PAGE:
However, as I continue to travel the globe bringing 14 top Assistants at a time to a table, in a city, on a Saturday, I'm beginning to see something pretty amazing occur. Assembly. Assimilation. Sharing. Validation. Action.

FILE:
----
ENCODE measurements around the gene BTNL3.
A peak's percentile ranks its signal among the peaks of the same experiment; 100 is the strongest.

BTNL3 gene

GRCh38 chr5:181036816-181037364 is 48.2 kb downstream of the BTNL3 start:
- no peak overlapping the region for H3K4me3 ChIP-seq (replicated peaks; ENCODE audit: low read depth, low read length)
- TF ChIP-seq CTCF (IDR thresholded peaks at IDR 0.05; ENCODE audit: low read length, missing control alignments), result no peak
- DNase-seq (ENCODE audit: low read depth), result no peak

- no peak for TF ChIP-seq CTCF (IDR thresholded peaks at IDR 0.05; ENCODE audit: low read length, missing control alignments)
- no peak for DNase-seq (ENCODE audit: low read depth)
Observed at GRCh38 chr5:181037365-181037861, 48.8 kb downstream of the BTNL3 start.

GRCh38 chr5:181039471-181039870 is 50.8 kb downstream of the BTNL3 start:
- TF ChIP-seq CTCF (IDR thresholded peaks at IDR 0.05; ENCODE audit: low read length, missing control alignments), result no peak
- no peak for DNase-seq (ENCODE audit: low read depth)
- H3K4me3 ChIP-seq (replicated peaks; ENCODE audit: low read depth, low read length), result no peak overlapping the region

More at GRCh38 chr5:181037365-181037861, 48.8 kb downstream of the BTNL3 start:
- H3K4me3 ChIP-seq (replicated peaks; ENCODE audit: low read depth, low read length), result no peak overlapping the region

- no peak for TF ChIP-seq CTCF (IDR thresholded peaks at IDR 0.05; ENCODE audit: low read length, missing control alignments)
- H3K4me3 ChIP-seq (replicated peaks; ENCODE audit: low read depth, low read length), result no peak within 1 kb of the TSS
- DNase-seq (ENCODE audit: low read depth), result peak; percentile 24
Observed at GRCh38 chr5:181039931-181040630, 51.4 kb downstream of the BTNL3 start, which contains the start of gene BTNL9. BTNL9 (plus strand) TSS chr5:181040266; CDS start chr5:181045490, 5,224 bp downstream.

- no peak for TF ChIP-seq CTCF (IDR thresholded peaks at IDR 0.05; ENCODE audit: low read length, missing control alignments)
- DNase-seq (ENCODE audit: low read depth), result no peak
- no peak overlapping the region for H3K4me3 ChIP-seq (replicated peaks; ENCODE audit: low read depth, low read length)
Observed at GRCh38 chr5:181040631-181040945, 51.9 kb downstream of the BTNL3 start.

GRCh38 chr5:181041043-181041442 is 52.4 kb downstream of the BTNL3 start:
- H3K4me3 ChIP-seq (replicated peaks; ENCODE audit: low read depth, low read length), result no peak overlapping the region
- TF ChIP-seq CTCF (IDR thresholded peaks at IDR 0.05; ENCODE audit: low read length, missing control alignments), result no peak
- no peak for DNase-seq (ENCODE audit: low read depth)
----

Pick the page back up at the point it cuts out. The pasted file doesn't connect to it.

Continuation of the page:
The role of Executive and Personal Assistant appears to be one that is incredibly social. We traverse all ranks within the organization and interact with more people in aggregate, both inside and outside the company than any other employee. On the surface, it appears to be a very social, highly interactive role. However, you'd be wrong. It's often the loneliest of all the roles within the organization and one that constantly receives the most abject abuse. We get things done rapidly, but never rapidly enough. We're judged primarily on the mistakes we make vs. the triumphs, company savings, and multiple full time jobs we've inherited on one salary. We handle so much of the minutiae with such aplomb but seldom get recognized for the wins those efforts helped create. We're subject to abuses daily, often by the people we support, but often suffer in silence as HR and our Execs are thick as thieves. We have to be double agents ourselves, traversing the line between co-worker and friend with other groups in the organization who are suspicious of (and avoid) us simply because we're representatives of the C-suite. And, most importantly, we rarely have an opportunity to come together with others in the same situation, doing the same job, experiencing the same issues, because the vast number of responsibilities heaped onto us day-to-day makes it virtually impossible to be out of the office for any extended period of time.